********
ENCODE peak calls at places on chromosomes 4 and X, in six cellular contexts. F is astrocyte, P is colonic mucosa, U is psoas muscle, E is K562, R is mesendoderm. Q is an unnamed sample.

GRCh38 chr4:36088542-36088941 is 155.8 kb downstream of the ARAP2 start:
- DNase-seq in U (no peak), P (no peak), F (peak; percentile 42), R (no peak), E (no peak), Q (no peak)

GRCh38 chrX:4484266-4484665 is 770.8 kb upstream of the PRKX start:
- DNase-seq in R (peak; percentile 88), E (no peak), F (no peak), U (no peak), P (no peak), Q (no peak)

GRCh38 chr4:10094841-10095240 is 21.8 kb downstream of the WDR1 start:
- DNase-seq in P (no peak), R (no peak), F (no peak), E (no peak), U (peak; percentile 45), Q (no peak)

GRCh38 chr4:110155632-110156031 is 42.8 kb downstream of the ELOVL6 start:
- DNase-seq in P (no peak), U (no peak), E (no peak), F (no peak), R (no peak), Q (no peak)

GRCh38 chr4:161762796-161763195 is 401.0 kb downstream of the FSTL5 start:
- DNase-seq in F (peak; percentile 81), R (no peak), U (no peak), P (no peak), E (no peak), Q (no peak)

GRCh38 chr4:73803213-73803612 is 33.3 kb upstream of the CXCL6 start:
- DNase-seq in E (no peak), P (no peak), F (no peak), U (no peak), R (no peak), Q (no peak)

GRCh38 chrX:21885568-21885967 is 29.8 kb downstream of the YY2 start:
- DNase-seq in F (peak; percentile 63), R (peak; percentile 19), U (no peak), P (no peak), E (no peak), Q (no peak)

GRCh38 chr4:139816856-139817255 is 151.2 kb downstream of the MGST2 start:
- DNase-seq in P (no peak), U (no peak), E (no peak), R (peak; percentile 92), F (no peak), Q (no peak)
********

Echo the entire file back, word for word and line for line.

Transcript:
ENCODE peak calls at places on chromosomes 4 and X, in six cellular contexts. F is astrocyte, P is colonic mucosa, U is psoas muscle, E is K562, R is mesendoderm. Q is an unnamed sample.

GRCh38 chr4:36088542-36088941 is 155.8 kb downstream of the ARAP2 start:
- DNase-seq in U (no peak), P (no peak), F (peak; percentile 42), R (no peak), E (no peak), Q (no peak)

GRCh38 chrX:4484266-4484665 is 770.8 kb upstream of the PRKX start:
- DNase-seq in R (peak; percentile 88), E (no peak), F (no peak), U (no peak), P (no peak), Q (no peak)

GRCh38 chr4:10094841-10095240 is 21.8 kb downstream of the WDR1 start:
- DNase-seq in P (no peak), R (no peak), F (no peak), E (no peak), U (peak; percentile 45), Q (no peak)

GRCh38 chr4:110155632-110156031 is 42.8 kb downstream of the ELOVL6 start:
- DNase-seq in P (no peak), U (no peak), E (no peak), F (no peak), R (no peak), Q (no peak)

GRCh38 chr4:161762796-161763195 is 401.0 kb downstream of the FSTL5 start:
- DNase-seq in F (peak; percentile 81), R (no peak), U (no peak), P (no peak), E (no peak), Q (no peak)

GRCh38 chr4:73803213-73803612 is 33.3 kb upstream of the CXCL6 start:
- DNase-seq in E (no peak), P (no peak), F (no peak), U (no peak), R (no peak), Q (no peak)

GRCh38 chrX:21885568-21885967 is 29.8 kb downstream of the YY2 start:
- DNase-seq in F (peak; percentile 63), R (peak; percentile 19), U (no peak), P (no peak), E (no peak), Q (no peak)

GRCh38 chr4:139816856-139817255 is 151.2 kb downstream of the MGST2 start:
- DNase-seq in P (no peak), U (no peak), E (no peak), R (peak; percentile 92), F (no peak), Q (no peak)